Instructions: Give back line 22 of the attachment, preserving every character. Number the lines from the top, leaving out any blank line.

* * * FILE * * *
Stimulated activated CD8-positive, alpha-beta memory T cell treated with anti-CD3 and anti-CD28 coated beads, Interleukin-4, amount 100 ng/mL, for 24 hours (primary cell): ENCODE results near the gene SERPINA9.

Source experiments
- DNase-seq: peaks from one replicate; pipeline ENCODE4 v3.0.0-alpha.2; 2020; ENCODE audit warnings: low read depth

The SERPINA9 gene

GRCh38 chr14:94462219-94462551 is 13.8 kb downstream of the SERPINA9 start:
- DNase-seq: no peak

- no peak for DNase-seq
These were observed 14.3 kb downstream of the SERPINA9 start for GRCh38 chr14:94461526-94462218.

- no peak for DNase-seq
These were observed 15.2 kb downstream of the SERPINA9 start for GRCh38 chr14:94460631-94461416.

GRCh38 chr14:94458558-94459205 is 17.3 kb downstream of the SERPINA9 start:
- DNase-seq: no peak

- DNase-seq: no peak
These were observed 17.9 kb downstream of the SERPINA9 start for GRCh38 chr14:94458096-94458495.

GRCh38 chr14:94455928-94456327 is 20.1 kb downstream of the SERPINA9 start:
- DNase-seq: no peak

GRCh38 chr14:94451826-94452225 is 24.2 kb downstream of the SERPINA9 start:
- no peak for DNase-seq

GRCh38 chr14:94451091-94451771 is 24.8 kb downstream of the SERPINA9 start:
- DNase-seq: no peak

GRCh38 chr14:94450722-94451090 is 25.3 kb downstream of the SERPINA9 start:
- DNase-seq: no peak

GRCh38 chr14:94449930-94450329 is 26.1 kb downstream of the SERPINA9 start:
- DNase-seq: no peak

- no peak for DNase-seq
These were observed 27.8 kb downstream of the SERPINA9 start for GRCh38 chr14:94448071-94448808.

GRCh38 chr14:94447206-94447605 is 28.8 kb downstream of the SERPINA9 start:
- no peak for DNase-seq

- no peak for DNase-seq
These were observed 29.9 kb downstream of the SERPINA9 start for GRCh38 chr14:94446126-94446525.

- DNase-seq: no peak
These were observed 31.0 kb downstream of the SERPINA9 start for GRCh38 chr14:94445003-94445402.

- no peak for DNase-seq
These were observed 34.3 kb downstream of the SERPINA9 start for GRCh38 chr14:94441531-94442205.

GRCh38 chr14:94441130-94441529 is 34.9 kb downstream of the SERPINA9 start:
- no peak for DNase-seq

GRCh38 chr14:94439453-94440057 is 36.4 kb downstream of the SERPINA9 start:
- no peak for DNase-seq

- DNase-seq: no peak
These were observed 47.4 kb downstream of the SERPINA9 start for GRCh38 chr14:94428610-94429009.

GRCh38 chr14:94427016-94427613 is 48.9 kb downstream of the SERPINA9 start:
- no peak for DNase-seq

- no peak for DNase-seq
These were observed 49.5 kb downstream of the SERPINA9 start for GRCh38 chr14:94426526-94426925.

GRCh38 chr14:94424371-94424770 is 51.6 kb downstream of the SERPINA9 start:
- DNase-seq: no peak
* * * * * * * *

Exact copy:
- DNase-seq: no peak